On March 7, 2017, surveillance and intelligence watchdog WikiLeaks released “Vault 7”, its largest publication of confidential documents on the U.S. Central Intelligence Agency. This data dump reveals how the CIA lost control of the majority of its hacking arsenal including malware, viruses, trojans, weaponized “zero day” exploits, malware remote control systems and associated documentation. This extraordinary collection, which amounts to more than several hundred million lines of code, exposes the entire hacking capacity of the CIA.
It’s been known for some time that Skype, the popular standalone peer-to-peer application specializing in providing video chat and voice call services was initially developed by the CIA, contrary to the official story regarding its origins. Marketed for its groundbreaking proprietary Internet telephony (VoIP) protocol, its real purpose was data mining and domestic surveillance.
All of this is taking place in the wake of President Donald Trump’s allegations that his Trump Tower headquarters was the victim of covert surveillance by operatives at the behest of former president Obama, and earlier revelations that government agencies like the National Security Agency (NSA) had been conducting clandestine surveillance of private citizens throughout the Obama administration.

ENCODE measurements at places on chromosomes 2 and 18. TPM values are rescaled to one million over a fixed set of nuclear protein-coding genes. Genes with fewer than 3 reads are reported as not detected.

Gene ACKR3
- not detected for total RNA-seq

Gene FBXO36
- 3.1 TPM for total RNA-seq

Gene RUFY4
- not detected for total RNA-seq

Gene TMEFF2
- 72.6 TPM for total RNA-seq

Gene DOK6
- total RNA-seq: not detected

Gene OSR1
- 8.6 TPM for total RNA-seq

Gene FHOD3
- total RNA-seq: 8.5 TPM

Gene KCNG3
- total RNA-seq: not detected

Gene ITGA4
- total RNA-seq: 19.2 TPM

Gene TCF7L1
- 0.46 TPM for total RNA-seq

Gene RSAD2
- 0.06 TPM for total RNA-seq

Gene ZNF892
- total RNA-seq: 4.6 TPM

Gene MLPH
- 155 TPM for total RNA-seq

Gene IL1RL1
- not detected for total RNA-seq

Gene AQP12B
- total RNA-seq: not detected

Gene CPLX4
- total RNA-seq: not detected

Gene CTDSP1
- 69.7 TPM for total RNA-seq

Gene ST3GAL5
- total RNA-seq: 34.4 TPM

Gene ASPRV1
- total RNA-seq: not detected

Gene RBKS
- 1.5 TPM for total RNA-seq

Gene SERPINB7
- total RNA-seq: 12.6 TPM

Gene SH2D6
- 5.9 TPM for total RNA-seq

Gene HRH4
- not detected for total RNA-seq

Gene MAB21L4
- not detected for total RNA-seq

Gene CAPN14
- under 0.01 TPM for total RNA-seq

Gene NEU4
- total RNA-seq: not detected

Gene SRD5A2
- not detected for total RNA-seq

The data that has been collected through these and other means has been used to harass and persecute private organizations, political organizations, businesses, and private citizens.
The bottom line is that your phone conversations are anything but private; if you’ve heard names like Max Kelly, Project Chess, or Prism, you know this to be true. And since government agencies build networks and databases based upon nodes of activity and the online routines of groups of people, engaging in unsecure online communications is comparable to a person having indiscriminate, frequent, unprotected sex.
So… what’s a user to do?
Knowing what we know today, would you have indiscriminate, unprotected sex? Probably not. So when you make a phone call, do you discuss private information of a personal nature, or business, or your investments, or your credit card information? Did you know how easy it was for someone to listen in? In addition to sensitive information of a general nature, did you know that identity theft is the fastest-growing crime in America – and that criminals are seldom far behind governments in exploiting emerging technology?
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